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aloof

[uh-loof] /əˈluf/
adverb
1.
at a distance, especially in feeling or interest; apart:
They always stood aloof from their classmates.
adjective
2.
reserved or reticent; indifferent; disinterested:
Because of his shyness, he had the reputation of being aloof.
Origin
1525-1535
1525-35; a-1 + loof luff windward
Related forms
aloofly, adverb
aloofness, noun
Synonyms
2. cool, detached; distant, standoffish; snobbish, haughty, disdainful.
Antonyms
1. near. 2. warm, open, gregarious, outgoing.
Dictionary.com Unabridged
Based on the Random House Dictionary, © Random House, Inc. 2014.
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Examples from the web for aloof
  • Do you think cats are aloof? If so, you're in good company.
  • The idea of going to a place and staying aloof of the people is a mistake.
  • To the Greeks the gods seemed equally close and equally aloof.
  • His avuncular manner and unpredictable chuckle made him the antithesis of an aloof scientist.
  • He remained aloof from the abstract movement of his time, and thus won readily the respect of the French academicians.
  • Abu Dhabi has sought to portray itself as above this kind of thing: elegant, restrained and a little bit aloof.
  • In what might be termed the "official" dogma, the gods were usually aloof and impersonal.
  • Deaths occur with barely a mention of grieving or self-doubt by the survivors, and the narrator remains too aloof from the action.
  • They seemed aloof and regal, like pukka sahibs atop an elephant.
  • That humility made her approachable rather than aloof .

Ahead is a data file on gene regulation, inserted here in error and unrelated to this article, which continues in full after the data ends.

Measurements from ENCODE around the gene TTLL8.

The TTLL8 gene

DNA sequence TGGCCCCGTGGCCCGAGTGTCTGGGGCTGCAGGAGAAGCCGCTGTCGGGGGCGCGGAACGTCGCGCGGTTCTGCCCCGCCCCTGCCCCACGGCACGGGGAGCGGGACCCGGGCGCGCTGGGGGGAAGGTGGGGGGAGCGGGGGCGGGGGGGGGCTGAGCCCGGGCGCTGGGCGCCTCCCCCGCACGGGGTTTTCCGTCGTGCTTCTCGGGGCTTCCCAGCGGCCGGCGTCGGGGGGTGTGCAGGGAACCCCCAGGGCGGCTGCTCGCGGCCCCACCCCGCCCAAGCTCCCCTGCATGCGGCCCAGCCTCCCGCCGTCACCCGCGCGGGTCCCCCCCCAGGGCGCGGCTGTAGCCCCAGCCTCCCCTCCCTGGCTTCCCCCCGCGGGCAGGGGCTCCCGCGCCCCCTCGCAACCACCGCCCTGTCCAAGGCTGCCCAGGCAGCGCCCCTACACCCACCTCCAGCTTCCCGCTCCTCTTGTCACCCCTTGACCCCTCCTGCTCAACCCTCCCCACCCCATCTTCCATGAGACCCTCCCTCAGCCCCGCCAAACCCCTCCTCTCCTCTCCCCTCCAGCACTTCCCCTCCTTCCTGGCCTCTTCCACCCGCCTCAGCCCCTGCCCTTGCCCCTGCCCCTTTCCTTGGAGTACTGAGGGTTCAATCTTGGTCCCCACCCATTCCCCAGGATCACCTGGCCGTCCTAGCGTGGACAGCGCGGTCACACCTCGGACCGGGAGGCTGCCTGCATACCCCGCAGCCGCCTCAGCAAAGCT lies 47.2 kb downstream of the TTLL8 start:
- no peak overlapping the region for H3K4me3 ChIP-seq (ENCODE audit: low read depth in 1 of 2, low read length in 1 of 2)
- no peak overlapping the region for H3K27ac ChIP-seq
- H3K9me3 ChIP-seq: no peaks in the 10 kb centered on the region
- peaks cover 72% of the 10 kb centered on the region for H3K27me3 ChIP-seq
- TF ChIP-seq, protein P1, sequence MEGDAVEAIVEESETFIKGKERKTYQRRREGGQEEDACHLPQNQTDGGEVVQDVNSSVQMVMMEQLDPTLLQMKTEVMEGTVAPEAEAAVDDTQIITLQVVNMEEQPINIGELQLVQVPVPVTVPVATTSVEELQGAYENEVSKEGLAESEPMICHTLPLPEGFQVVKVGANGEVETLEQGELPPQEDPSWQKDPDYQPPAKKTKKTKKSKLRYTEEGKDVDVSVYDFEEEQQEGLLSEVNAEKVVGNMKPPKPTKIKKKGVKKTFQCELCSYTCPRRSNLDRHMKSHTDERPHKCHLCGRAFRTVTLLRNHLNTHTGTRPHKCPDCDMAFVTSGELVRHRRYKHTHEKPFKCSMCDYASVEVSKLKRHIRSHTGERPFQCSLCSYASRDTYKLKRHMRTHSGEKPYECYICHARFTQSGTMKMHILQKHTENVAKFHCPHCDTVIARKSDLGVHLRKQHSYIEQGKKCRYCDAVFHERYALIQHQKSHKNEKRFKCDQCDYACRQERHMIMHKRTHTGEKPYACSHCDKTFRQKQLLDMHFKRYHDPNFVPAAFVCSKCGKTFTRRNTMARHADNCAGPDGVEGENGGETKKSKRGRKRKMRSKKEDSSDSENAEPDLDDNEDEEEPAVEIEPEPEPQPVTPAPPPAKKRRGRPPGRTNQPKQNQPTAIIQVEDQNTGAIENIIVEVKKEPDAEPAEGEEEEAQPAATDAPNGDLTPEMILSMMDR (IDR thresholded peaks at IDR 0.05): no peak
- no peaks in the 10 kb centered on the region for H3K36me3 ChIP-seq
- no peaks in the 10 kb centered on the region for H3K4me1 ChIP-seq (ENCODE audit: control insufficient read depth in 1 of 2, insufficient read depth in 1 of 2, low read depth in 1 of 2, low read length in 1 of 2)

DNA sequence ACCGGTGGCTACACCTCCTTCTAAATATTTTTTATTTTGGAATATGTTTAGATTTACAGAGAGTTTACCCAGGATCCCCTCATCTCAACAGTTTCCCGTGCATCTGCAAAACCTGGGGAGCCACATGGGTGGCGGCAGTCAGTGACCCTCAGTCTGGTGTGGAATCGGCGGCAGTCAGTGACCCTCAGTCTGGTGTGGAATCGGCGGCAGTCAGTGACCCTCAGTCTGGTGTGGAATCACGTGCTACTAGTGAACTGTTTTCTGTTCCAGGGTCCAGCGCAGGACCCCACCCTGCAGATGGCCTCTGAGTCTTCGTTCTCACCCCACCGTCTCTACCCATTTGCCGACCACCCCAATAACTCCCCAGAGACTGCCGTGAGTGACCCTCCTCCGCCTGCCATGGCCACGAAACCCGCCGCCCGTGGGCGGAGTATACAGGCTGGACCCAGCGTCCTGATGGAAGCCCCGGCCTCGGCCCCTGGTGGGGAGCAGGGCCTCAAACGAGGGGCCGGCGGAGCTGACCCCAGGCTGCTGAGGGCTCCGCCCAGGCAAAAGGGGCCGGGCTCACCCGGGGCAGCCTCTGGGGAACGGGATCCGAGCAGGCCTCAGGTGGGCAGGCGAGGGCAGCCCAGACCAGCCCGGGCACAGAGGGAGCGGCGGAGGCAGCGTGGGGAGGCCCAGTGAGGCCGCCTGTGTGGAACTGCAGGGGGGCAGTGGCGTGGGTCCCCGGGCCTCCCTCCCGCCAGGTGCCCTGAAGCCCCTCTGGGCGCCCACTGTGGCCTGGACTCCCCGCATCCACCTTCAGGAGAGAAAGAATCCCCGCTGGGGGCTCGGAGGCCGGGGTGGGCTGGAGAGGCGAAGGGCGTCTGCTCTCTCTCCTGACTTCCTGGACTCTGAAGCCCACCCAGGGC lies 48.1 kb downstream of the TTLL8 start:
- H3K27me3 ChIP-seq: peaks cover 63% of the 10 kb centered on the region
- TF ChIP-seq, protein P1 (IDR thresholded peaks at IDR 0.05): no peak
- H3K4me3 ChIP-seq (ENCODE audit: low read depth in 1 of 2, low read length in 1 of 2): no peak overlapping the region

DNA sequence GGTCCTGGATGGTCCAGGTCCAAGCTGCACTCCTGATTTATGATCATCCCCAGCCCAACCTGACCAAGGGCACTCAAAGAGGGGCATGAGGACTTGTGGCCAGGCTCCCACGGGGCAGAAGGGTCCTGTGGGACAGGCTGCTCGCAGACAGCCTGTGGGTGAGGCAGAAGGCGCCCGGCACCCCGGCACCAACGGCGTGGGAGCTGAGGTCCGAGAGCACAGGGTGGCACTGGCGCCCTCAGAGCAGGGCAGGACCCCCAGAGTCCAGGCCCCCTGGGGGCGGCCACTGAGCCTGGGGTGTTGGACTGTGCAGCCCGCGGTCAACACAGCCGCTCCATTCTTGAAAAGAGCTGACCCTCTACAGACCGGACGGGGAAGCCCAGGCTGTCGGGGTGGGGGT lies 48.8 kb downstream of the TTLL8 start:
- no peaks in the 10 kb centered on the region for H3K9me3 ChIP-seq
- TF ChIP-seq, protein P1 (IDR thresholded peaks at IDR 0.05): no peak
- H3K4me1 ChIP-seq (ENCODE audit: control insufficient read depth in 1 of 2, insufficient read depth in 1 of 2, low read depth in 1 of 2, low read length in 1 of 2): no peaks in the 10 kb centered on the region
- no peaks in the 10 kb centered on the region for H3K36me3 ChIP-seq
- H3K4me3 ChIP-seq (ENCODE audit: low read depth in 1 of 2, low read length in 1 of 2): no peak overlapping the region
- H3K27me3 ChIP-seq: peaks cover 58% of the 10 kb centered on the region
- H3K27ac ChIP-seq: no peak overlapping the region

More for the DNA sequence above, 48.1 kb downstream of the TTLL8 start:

British Dictionary definitions for aloof

aloof

/əˈluːf/
adjective
1.
distant, unsympathetic, or supercilious in manner, attitude, or feeling
Derived Forms
aloofly, adverb
aloofness, noun
Word Origin
C16: from a-1 + loof, a variant of luff
Collins English Dictionary - Complete & Unabridged 2012 Digital Edition
© William Collins Sons & Co. Ltd. 1979, 1986 © HarperCollins
Publishers 1998, 2000, 2003, 2005, 2006, 2007, 2009, 2012
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Word Origin and History for aloof
adj.

1530s, from a- (1) + Middle English loof "weather gage," also "windward direction," probably from Dutch loef (Middle Dutch lof) "the weather side of a ship." Originally a nautical order to keep the ship's head to the wind, thus to stay clear of a lee-shore or some other quarter; hence the figurative sense of "at a distance, apart" (1580s). Related: Aloofly; aloofness.

Online Etymology Dictionary, © 2010 Douglas Harper
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